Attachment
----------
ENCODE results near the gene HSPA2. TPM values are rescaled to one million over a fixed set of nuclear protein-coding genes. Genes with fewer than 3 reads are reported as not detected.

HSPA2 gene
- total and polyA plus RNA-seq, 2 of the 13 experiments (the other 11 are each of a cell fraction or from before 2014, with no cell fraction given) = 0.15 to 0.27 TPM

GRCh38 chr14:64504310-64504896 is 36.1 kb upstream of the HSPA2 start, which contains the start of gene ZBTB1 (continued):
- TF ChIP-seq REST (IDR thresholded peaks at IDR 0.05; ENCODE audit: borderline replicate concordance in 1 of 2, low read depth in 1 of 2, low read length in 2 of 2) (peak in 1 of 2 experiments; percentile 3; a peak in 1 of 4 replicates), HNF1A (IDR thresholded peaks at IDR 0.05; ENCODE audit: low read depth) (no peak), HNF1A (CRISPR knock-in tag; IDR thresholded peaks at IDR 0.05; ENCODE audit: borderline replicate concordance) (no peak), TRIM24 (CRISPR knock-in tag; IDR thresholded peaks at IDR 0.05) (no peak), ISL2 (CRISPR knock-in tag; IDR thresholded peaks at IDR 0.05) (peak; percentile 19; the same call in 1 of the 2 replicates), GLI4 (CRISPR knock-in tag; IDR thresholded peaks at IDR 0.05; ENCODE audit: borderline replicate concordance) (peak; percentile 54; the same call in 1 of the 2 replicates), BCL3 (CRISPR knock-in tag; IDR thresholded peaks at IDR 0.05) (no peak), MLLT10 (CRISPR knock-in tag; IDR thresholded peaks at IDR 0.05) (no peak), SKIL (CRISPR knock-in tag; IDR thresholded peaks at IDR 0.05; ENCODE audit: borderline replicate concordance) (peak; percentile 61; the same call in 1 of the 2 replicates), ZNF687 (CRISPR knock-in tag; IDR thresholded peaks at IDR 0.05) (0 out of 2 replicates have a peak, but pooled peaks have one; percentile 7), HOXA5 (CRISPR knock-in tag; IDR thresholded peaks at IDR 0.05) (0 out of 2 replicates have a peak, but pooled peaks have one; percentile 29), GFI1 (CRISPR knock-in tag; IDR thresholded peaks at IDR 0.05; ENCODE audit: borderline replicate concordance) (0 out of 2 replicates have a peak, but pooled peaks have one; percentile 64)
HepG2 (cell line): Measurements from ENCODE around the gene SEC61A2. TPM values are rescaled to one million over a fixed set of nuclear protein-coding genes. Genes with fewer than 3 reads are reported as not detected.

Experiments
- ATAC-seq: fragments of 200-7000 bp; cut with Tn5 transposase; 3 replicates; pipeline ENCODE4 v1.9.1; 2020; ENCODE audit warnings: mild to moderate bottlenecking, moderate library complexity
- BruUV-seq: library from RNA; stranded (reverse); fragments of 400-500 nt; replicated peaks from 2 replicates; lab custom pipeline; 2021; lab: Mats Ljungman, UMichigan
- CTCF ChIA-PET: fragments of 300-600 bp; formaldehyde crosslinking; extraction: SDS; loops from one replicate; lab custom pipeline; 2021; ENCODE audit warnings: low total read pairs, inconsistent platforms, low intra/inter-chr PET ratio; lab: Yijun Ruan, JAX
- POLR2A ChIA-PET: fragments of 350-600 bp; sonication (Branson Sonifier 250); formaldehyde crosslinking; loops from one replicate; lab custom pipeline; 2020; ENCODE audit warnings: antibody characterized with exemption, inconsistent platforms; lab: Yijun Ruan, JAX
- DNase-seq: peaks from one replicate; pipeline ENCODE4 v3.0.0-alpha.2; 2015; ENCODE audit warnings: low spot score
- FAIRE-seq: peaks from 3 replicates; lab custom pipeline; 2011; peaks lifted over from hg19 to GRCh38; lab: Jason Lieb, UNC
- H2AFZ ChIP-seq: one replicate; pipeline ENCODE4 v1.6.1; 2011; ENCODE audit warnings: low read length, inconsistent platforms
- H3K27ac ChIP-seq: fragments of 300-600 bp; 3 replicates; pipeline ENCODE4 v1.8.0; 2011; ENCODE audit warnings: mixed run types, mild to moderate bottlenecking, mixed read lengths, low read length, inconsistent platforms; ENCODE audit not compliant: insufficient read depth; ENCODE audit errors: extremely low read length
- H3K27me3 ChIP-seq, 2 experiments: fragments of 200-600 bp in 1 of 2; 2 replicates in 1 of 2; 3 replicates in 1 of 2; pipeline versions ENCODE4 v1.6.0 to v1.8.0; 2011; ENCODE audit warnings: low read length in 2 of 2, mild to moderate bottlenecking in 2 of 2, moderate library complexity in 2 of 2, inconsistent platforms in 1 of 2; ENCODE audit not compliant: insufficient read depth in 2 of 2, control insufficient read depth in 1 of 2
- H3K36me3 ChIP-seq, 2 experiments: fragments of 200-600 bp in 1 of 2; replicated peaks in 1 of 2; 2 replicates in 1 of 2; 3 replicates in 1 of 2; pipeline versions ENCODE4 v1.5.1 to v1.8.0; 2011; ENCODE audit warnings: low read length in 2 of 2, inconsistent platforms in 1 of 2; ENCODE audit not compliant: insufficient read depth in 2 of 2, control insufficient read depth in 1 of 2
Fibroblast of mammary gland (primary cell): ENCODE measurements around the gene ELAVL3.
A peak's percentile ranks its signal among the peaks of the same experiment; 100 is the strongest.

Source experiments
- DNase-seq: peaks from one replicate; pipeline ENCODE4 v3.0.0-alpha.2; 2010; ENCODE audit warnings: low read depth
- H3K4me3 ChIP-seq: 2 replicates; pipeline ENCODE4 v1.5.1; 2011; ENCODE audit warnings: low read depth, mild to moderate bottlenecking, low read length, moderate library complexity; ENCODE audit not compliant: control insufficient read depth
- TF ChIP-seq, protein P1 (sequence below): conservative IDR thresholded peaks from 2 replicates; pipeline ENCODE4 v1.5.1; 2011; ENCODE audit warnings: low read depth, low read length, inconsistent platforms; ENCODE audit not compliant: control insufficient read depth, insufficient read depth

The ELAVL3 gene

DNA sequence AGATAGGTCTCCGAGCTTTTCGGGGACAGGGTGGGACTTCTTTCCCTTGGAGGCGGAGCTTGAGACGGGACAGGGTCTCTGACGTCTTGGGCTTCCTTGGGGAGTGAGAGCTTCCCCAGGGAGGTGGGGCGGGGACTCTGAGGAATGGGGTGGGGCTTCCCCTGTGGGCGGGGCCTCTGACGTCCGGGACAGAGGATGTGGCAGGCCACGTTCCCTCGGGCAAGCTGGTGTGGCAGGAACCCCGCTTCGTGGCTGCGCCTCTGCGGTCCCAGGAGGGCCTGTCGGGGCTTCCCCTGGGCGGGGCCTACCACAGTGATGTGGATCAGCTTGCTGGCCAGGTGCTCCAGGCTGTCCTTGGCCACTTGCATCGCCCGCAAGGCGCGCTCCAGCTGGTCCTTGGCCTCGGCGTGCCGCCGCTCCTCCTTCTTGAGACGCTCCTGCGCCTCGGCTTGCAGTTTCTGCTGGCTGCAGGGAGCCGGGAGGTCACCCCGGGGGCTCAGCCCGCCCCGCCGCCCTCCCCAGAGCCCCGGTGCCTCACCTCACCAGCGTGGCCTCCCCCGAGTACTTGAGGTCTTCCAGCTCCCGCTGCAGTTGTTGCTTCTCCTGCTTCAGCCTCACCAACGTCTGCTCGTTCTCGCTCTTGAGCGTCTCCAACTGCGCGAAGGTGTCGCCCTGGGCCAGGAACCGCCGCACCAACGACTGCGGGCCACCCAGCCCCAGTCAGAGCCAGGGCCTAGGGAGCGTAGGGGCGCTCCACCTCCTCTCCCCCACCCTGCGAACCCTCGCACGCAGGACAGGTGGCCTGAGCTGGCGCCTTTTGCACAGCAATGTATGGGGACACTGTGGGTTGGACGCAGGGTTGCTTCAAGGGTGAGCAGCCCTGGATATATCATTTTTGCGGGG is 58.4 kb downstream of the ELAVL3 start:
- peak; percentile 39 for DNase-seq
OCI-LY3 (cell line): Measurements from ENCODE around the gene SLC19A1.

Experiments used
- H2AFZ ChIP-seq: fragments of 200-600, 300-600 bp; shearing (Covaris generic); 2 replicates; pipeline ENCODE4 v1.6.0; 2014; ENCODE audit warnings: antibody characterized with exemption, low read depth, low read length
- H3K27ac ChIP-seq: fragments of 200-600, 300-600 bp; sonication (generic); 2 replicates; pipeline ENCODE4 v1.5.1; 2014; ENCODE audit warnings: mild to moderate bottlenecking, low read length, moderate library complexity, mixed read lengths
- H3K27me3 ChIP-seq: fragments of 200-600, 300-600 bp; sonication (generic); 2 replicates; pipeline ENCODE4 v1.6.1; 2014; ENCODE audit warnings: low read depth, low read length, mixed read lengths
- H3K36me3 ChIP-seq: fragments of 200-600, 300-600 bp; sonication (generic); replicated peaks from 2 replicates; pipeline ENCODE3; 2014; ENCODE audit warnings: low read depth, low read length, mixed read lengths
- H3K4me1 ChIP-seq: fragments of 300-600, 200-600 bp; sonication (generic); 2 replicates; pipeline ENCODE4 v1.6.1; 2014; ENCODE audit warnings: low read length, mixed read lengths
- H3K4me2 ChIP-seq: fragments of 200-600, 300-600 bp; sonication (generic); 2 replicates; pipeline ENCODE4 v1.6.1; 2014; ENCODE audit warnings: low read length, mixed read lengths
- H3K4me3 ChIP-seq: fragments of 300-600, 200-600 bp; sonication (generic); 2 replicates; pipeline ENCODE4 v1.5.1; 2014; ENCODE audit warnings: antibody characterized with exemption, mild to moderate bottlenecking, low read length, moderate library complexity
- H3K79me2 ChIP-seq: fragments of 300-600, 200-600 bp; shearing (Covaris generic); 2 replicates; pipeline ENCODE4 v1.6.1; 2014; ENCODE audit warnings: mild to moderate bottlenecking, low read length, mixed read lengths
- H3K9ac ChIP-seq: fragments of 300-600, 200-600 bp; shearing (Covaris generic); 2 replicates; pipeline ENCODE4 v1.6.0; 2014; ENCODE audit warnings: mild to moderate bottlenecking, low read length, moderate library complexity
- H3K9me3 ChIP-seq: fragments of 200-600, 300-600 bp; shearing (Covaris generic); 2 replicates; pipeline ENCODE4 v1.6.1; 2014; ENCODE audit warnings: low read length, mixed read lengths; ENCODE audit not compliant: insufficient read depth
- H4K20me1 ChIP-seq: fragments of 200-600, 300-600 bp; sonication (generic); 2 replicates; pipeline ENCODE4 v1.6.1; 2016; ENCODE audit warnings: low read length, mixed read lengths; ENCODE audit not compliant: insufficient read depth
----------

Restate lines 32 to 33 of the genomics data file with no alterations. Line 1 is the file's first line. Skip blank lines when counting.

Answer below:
- H3K36me3 ChIP-seq: fragments of 200-600, 300-600 bp; sonication (generic); replicated peaks from 2 replicates; pipeline ENCODE3; 2014; ENCODE audit warnings: low read depth, low read length, mixed read lengths
- H3K4me1 ChIP-seq: fragments of 300-600, 200-600 bp; sonication (generic); 2 replicates; pipeline ENCODE4 v1.6.1; 2014; ENCODE audit warnings: low read length, mixed read lengths